Journals, also known as Books of Prime Entry or Books of Original Entry are the first books of accounting in which transactions are recorded in a chronological order following certain rules and regulations of accounting that helps summarizing the information in a way that preserves the value and completeness of financial information.
The term Entry is used in accounting world to signify the recording of transaction in journal or journals.
In some cases, if volume of transaction is large and thus keeping track of transactions is not easy then more than one journal are maintained. Usually journals are divided on the basis of entity’s functions so that each journal holds the information about specific set of transactions. For example, Sales Journal keeps the record of all credit sales.
General journal, as the name suggests, usually holds the record of such transaction that are not recorded in any other journal. In other words such transactions for which no separate journal is kept ended up in general journal. For example, sale or purchase of non-current asset, additional capital invested in the business.
Most often separate journals are maintained sale and purchase of inventory and any other transaction is recorded in general journal. However, entity may have even more journals depending on the information needs. To learn more about journals and their types please read What is Journal and how many types of journals are in accounting?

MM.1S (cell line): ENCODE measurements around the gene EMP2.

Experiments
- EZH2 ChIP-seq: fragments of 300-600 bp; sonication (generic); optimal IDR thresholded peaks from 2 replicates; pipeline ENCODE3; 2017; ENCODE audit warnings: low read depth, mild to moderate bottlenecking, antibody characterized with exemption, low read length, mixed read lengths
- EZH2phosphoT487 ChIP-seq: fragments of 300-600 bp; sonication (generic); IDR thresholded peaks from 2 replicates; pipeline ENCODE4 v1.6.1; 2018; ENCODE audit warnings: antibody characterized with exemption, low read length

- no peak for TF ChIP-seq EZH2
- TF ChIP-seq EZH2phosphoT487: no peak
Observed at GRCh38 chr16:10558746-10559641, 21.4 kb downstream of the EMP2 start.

Once transactions are entered in relevant journals, this information is then posted to specific accounts which are most often grouped together in the form of ledgers.
The term posting is used to signify the recording of information in ledgers by seeking financial data from journals.
To quickly understand the difference between journal, account and ledger and how these are connected to each other consider the following figure and points:
- Journal is place where transaction is first recorded after approval from internal control system of the entity which is usually granted by raising a certain source document which serves as an evidence of transaction.
- Account is a place to which information is posted from journals. Simply put, account is a place where transaction related to particular item or activity of the business are recorded. For example, sales account, purchases account, salary account.
- Ledger is a place where accounts of similar nature are grouped together. For example sales ledger contains the accounts of all the debtors. purchases ledger contains the accounts of all the creditors.
General ledger, just like general journal, that holds all such accounts for which no separate ledger is maintained. For example, Machinery account, Capital account, Salary expense account etc.
I hope this would be now clear that the word journal is not equivalent to general journal. Similarly, ledger is not equivalent to general ledger. But once students grasp the concept how entries and postings are done, they easily understand of which journal and ledger discussion or question is about even if no specific names are used. So, if you have just stated learning how to record transactions, do as much practice as you can!